The severity rating of the nuclear crisis at Japan’s Fukushima plant has been raised to the most severe rating on the international nuclear scale.
The level was increased from five to a seven, putting it on par with the Chernobyl disaster in 1986.
Japanese officials believe the amount of radiation released is only a tenth of what was released in the Chernobyl disaster, while acknowledging they eventually could exceed Chernobyl’s emissions if the crisis continues.
“This reconfirms that this is an extremely major disaster. We are very sorry to the public, people living near the nuclear complex and the international community for causing such a serious accident,’ said Chief Cabinet Secretary Yuki Edano.
But Edano told reporters that there was so far no “direct health damage” from the crisis. “The accident itself is really serious, but we have set our priority so as not to cause health damage.”
But, the International Atomic Energy Agency, the UN nuclear watchdog, said this designation indicates a major release of radioactive material with widespread health and environmental effects, requiring implementation of planned and extended countermeasures.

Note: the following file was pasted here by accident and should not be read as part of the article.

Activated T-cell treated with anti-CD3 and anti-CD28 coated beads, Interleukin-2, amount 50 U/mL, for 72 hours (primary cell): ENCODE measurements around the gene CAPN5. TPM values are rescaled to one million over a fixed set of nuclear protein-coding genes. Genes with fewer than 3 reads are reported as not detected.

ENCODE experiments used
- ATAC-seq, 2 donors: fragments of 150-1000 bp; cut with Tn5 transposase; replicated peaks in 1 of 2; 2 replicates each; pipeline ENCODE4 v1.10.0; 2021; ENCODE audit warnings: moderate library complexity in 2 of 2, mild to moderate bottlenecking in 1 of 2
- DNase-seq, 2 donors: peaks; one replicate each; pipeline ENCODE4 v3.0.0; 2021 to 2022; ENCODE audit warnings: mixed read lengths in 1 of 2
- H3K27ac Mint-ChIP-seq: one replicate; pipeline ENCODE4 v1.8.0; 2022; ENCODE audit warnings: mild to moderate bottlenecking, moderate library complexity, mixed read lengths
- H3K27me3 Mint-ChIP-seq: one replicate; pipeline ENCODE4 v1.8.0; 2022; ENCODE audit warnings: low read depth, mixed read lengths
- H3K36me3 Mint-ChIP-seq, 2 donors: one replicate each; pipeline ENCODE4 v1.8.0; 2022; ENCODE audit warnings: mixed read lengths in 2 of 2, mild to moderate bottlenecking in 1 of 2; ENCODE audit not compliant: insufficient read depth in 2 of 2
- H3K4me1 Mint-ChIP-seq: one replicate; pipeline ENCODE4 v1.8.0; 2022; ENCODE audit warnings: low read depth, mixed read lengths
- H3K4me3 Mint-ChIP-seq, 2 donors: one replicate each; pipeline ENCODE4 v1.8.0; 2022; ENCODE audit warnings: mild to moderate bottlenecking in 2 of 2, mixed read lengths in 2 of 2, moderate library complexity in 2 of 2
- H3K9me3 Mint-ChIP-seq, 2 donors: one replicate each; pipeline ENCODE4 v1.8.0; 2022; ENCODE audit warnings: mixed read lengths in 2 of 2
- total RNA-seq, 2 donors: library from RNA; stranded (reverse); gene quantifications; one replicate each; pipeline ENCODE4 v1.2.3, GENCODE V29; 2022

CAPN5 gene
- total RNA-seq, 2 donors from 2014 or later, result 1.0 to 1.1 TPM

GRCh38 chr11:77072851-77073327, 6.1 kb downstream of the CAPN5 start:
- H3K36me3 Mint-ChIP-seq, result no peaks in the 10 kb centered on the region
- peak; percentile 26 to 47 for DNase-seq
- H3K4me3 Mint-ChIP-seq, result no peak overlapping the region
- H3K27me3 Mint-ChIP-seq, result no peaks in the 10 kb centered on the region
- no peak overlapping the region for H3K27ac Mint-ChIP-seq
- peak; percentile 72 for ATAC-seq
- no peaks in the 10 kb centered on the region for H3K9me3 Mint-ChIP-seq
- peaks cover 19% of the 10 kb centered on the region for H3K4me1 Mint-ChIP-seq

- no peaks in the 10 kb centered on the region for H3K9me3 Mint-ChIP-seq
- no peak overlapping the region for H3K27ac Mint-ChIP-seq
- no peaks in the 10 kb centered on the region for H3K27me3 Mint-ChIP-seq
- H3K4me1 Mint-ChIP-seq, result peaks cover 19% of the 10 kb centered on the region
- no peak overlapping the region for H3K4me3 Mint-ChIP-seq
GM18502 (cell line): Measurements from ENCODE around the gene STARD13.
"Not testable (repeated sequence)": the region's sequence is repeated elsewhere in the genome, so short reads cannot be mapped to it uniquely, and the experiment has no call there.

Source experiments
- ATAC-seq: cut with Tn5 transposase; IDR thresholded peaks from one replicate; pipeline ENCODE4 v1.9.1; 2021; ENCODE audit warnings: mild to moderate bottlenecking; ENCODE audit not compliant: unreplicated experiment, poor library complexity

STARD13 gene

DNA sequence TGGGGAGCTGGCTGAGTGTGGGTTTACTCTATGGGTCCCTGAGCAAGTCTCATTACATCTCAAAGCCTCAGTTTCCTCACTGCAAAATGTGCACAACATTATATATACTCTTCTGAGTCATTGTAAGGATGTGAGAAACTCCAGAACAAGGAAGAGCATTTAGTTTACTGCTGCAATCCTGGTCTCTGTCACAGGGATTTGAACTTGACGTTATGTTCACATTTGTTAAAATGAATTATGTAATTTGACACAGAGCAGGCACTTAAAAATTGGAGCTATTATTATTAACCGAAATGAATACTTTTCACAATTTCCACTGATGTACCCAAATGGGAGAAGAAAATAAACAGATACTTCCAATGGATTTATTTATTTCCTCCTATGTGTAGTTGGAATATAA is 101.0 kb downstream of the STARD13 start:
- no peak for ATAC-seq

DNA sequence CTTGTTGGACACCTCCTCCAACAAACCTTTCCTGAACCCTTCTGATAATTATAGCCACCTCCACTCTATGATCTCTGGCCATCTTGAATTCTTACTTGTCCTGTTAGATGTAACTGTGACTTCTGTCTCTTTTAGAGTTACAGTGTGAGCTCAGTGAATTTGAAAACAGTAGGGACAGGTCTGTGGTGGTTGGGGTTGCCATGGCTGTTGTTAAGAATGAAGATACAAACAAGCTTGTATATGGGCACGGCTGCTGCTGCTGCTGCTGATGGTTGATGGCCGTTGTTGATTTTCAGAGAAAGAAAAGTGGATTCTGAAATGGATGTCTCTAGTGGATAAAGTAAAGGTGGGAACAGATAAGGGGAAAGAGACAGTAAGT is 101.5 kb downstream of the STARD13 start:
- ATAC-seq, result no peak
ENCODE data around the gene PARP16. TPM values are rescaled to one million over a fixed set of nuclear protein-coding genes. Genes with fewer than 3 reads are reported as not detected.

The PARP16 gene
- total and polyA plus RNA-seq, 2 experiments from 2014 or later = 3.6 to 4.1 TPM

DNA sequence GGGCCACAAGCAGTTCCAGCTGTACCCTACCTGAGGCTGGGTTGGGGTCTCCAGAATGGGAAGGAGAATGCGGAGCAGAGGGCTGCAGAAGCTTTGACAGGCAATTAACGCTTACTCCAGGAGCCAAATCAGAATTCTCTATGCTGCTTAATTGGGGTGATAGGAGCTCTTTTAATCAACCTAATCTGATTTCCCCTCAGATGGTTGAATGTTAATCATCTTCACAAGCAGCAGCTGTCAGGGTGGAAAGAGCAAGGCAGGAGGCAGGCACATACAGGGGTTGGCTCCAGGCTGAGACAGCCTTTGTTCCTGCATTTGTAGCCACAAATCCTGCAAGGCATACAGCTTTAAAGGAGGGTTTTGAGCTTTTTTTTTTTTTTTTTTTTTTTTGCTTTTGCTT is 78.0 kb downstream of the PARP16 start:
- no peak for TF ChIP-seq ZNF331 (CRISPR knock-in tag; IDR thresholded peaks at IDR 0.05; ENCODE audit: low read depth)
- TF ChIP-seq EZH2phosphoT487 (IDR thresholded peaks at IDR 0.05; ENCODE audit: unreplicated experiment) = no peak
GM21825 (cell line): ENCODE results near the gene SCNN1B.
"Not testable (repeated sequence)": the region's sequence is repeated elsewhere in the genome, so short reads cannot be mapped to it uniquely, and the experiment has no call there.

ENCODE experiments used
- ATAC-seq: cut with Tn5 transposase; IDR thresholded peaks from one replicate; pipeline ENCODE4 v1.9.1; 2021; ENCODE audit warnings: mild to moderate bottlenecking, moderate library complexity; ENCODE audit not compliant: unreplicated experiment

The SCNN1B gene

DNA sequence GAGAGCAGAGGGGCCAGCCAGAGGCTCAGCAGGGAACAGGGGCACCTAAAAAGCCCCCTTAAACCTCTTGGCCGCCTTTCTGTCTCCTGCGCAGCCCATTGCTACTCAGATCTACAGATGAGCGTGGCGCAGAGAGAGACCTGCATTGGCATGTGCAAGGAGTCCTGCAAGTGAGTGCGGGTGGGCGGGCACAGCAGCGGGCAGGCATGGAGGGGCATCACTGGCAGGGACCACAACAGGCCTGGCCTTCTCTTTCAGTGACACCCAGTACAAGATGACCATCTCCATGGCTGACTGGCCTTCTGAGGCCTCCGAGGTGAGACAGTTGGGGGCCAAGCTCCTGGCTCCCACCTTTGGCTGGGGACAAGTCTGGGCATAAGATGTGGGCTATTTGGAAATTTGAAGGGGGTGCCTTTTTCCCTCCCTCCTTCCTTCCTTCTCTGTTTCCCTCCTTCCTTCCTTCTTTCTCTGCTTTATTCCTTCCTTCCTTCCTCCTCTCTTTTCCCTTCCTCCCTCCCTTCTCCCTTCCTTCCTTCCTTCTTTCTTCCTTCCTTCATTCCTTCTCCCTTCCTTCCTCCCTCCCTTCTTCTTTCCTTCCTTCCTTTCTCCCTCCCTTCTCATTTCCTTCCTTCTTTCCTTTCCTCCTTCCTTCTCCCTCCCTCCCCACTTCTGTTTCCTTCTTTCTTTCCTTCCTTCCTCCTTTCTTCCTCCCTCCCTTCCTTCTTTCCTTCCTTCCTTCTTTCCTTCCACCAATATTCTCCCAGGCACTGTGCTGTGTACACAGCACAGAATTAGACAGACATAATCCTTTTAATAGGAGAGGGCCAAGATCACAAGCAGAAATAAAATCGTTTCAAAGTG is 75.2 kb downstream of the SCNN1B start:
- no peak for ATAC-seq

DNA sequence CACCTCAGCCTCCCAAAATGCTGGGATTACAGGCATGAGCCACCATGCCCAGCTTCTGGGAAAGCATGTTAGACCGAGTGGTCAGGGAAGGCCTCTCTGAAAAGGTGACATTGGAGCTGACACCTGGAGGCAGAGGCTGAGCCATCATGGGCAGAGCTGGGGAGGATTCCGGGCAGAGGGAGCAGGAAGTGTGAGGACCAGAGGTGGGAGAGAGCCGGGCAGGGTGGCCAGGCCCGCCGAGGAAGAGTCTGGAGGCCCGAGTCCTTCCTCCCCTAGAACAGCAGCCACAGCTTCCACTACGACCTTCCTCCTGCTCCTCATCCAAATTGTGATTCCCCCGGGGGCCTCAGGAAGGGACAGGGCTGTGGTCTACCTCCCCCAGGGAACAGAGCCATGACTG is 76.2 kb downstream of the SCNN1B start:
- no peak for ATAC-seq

Greenpeace suggests the Fukushima situation is worse than Chernobyl because this is a more populated area.
The plant was damaged in a massive tsunami March 11 that knocked out cooling systems and backup diesel generators, leading to explosions at three reactors and a fire at a fourth that was undergoing regular maintenance and was empty of fuel.
The magnitude-9.0 earthquake that caused the tsunami immediately stopped the three reactors, but overheated cores and a lack of cooling functions led to further damage.
Engineers have pumped water into the damaged reactors to cool them down, but leaks have resulted in the pooling of tons of contaminated, radioactive water that has prevented workers from conducting further repairs.
A month after the disaster, more than 145,000 people are still living in shelters. The quake and tsunami are believed to have killed more than 25,000 people, but many of those bodies were swept out to sea and more than half of those feared dead are still listed as missing.